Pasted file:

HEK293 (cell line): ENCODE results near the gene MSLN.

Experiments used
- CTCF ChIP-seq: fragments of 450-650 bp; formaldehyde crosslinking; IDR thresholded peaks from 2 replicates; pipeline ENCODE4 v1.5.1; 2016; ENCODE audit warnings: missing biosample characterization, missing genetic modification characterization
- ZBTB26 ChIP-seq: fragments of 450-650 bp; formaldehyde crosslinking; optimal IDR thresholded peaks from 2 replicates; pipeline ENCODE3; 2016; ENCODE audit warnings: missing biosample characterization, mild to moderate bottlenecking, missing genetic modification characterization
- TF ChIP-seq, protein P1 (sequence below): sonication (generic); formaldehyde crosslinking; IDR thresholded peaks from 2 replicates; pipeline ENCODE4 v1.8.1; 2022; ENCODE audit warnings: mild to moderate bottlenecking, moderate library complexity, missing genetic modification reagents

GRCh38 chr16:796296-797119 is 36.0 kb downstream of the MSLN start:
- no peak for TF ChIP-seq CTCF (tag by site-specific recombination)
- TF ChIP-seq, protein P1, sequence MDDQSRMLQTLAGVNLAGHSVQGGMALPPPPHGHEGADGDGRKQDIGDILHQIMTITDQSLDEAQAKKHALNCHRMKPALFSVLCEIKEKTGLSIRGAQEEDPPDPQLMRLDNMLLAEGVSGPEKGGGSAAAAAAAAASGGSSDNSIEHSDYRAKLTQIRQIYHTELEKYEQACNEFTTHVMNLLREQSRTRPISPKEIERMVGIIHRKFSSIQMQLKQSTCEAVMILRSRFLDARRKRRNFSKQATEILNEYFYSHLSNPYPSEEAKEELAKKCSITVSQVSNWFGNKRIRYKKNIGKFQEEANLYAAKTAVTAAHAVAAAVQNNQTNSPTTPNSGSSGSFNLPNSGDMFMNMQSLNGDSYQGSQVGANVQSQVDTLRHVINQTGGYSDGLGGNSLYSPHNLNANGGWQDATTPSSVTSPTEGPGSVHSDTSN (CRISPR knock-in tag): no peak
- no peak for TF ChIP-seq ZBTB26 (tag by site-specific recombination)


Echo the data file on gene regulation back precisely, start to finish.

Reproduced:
HEK293 (cell line): ENCODE results near the gene MSLN.

Experiments used
- CTCF ChIP-seq: fragments of 450-650 bp; formaldehyde crosslinking; IDR thresholded peaks from 2 replicates; pipeline ENCODE4 v1.5.1; 2016; ENCODE audit warnings: missing biosample characterization, missing genetic modification characterization
- ZBTB26 ChIP-seq: fragments of 450-650 bp; formaldehyde crosslinking; optimal IDR thresholded peaks from 2 replicates; pipeline ENCODE3; 2016; ENCODE audit warnings: missing biosample characterization, mild to moderate bottlenecking, missing genetic modification characterization
- TF ChIP-seq, protein P1 (sequence below): sonication (generic); formaldehyde crosslinking; IDR thresholded peaks from 2 replicates; pipeline ENCODE4 v1.8.1; 2022; ENCODE audit warnings: mild to moderate bottlenecking, moderate library complexity, missing genetic modification reagents

GRCh38 chr16:796296-797119 is 36.0 kb downstream of the MSLN start:
- no peak for TF ChIP-seq CTCF (tag by site-specific recombination)
- TF ChIP-seq, protein P1, sequence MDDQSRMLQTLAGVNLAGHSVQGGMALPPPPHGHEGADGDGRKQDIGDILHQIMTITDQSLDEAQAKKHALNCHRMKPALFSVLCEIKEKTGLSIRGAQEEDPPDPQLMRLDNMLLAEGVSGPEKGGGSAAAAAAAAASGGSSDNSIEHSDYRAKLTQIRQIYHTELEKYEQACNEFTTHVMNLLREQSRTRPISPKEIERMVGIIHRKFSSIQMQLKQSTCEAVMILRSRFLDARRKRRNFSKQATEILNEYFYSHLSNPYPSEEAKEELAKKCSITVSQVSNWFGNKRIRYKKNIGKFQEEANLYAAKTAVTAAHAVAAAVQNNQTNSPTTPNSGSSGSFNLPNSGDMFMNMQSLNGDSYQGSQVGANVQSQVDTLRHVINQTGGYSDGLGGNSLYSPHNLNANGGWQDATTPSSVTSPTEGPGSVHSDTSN (CRISPR knock-in tag): no peak
- no peak for TF ChIP-seq ZBTB26 (tag by site-specific recombination)